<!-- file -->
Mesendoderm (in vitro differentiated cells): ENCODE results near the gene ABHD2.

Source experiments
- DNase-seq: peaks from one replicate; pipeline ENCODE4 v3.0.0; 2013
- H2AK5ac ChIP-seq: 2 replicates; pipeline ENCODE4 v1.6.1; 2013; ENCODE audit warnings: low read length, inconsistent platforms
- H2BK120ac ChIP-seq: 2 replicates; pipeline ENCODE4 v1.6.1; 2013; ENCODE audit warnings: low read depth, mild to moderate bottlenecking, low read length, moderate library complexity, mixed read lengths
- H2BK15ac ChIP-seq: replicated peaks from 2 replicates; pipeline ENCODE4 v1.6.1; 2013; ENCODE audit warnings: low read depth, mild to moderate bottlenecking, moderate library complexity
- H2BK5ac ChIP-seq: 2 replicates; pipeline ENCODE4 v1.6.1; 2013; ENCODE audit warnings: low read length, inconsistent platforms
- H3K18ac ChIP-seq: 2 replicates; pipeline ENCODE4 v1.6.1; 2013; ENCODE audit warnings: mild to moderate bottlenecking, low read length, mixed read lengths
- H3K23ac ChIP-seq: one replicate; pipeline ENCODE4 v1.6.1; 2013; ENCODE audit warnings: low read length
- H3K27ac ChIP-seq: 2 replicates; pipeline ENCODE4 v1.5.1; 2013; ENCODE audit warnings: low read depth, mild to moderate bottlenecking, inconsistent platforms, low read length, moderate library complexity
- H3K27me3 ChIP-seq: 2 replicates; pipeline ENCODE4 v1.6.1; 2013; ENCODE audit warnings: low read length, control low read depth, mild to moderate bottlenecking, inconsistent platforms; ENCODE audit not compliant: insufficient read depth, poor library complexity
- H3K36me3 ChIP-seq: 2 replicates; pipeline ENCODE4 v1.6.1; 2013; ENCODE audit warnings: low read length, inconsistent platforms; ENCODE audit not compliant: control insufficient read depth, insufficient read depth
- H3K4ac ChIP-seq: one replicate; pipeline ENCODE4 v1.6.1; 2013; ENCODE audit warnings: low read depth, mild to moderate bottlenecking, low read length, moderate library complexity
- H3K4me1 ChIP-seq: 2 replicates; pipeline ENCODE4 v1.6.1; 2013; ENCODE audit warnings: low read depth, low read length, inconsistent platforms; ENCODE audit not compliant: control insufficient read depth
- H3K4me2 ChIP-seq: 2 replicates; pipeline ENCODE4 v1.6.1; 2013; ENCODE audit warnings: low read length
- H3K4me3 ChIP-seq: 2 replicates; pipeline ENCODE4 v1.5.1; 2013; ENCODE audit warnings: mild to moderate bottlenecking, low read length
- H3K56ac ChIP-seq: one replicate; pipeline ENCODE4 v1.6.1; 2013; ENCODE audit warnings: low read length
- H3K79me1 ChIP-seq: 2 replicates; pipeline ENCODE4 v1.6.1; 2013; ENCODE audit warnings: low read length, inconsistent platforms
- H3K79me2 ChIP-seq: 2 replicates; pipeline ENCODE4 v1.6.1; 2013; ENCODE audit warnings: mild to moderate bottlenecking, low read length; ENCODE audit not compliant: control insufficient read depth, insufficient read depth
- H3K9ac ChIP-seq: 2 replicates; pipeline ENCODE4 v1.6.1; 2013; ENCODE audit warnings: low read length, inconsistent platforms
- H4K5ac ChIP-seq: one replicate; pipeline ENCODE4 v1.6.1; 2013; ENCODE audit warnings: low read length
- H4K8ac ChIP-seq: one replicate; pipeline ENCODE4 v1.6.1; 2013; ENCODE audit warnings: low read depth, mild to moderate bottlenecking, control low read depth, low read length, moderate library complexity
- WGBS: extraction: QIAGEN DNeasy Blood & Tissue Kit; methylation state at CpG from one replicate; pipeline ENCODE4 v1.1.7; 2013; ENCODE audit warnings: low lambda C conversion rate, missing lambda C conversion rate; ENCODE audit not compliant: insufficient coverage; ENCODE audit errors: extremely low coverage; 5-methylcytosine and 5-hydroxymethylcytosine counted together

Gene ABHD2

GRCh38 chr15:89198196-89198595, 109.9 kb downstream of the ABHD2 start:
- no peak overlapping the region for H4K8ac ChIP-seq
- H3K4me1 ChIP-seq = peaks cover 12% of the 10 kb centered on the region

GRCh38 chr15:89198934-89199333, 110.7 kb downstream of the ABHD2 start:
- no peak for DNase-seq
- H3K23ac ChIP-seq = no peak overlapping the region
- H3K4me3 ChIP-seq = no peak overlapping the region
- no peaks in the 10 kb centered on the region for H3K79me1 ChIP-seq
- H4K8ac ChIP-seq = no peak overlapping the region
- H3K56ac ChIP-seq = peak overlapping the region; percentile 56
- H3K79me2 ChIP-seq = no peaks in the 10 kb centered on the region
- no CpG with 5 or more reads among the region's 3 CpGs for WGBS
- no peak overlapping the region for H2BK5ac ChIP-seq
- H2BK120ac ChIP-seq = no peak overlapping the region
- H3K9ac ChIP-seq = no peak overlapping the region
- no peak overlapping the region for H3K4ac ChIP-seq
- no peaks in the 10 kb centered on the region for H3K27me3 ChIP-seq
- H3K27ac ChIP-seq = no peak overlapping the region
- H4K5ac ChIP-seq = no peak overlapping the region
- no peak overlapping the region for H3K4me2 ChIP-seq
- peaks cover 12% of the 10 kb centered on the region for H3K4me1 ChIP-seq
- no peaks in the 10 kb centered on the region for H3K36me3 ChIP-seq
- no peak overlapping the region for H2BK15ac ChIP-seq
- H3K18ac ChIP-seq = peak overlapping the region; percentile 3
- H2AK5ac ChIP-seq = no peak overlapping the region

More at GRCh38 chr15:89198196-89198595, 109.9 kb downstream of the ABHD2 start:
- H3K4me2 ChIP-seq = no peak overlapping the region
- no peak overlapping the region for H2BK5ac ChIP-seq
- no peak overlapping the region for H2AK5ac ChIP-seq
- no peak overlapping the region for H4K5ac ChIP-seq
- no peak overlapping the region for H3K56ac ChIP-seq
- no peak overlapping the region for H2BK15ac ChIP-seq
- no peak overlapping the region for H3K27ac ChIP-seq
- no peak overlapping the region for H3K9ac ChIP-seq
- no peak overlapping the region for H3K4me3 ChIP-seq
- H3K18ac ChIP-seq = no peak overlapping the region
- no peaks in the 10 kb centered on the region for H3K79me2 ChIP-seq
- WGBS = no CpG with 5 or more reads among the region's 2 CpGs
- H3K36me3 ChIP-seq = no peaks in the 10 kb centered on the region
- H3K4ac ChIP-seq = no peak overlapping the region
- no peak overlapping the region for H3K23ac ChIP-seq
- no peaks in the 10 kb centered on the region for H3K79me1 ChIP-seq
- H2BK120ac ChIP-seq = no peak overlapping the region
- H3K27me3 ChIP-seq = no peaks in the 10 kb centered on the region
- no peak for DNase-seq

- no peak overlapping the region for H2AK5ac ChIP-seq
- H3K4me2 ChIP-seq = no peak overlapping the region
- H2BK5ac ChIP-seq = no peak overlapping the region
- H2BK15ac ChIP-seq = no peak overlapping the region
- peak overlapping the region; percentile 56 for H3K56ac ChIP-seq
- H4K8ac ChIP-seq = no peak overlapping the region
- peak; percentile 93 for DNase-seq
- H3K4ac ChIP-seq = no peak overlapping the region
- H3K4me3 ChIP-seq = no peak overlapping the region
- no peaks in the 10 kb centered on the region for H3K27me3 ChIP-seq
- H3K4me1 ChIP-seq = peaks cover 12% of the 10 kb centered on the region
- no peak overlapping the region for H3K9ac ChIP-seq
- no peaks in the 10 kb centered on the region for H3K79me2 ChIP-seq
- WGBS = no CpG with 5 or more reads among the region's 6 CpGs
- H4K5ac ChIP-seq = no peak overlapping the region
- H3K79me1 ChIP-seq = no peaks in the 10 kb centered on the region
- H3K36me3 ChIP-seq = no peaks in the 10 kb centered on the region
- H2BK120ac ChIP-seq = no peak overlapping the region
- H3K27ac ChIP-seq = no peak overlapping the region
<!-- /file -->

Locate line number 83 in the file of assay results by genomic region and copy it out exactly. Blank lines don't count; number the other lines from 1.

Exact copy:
- WGBS = no CpG with 5 or more reads among the region's 6 CpGs